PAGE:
What Is Psoriasis?

Psoriasis is an inflammatory skin condition. There are five types, each with unique signs and symptoms. Regardless of type, psoriasis often causes discomfort. The skin itches and may crack and bleed. Severe itching and discomfort may make sleeping difficult, and the pain can make everyday tasks difficult. Psoriasis is a chronic or lifelong condition because there is currently no cure. People often experience flares and remissions throughout their life. Controlling the symptoms typically requires lifelong therapy.

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Who Gets Psoriasis?

More than 4.5 million adults in the United States have been diagnosed with psoriasis, and approximately 150,000 new cases are diagnosed each year, with an estimated 20% having moderate to severe psoriasis. Psoriasis occurs in males and females about equally, and recent studies show that there may be an ethnic link. Approximately a third of people who develop psoriasis have one or more family members with the condition. 

About 1 in 10 people develop psoriasis during childhood, and psoriasis can begin in infancy. The earlier psoriasis appears, the more likely it is to be widespread and recurrent. Research shows that the signs of psoriasis usually appear between ages 15 and 35, with about 75% developing psoriasis before age 40. It is possible, however, to develop psoriasis at any age.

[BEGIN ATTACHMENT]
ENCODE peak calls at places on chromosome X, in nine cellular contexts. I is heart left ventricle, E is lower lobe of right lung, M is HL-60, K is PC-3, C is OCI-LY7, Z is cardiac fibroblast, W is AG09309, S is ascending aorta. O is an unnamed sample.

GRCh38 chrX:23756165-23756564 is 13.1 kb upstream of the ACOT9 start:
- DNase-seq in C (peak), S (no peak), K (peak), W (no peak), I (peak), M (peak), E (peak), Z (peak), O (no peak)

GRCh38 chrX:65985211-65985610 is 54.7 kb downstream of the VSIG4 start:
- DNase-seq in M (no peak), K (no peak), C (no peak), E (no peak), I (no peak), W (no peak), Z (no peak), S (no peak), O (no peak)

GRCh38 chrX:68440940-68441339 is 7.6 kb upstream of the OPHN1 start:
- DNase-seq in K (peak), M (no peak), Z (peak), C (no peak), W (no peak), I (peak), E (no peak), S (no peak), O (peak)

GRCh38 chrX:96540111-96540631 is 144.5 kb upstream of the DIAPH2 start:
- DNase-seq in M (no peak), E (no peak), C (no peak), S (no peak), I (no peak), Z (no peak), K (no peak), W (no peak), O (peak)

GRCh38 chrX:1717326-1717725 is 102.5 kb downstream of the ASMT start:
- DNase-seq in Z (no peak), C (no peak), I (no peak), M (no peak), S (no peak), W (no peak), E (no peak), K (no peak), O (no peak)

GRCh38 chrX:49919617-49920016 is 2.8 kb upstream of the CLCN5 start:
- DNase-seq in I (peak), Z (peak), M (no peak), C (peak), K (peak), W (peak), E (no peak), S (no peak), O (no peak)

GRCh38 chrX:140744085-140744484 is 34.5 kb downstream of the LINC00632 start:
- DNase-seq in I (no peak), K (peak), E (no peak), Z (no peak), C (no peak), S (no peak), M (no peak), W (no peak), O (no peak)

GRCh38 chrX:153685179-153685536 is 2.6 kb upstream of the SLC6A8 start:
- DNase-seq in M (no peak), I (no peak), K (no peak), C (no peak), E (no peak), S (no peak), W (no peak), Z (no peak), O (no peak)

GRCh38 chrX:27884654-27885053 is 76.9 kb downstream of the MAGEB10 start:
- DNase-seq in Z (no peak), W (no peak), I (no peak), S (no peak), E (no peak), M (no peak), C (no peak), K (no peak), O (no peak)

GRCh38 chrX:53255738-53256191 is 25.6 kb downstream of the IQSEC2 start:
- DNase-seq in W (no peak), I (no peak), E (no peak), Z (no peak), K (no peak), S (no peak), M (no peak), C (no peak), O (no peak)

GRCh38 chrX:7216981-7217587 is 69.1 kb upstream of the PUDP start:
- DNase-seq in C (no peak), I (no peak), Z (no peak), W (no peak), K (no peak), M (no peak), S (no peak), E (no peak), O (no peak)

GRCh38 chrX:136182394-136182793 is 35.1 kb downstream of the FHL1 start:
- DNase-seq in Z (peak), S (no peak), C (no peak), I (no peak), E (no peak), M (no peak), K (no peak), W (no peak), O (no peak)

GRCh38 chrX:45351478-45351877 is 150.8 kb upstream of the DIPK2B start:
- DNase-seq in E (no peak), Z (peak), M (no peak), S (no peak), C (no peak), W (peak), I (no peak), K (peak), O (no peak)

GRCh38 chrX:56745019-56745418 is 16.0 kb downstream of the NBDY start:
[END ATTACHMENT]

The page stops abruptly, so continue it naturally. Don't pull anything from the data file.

Types of Psoriasis

About 80% of those who develop psoriasis have plaque psoriasis, the most common type, appearing as patches of raised, reddish skin covered by a silvery-white scale. The patches, or plaques, frequently form on the elbows, knees, lower back, and scalp; however, they can occur anywhere on the body. 

Other types of psoriasis are guttate psoriasis (small, red spots on the skin), inverse psoriasis (smooth, red lesions form in skin folds), pustular psoriasis (white pustules surrounded by red skin), and erythrodermic psoriasis (widespread redness, severe itching, and pain).

Treatment depends on the severity and type of psoriasis. While some psoriasis is so mild that the person is unaware of the condition, a few develop such severe psoriasis that lesions cover most of the body, requiring hospitalization. These represent the extremes, and most cases fall somewhere in between.

Psoriatic Arthritis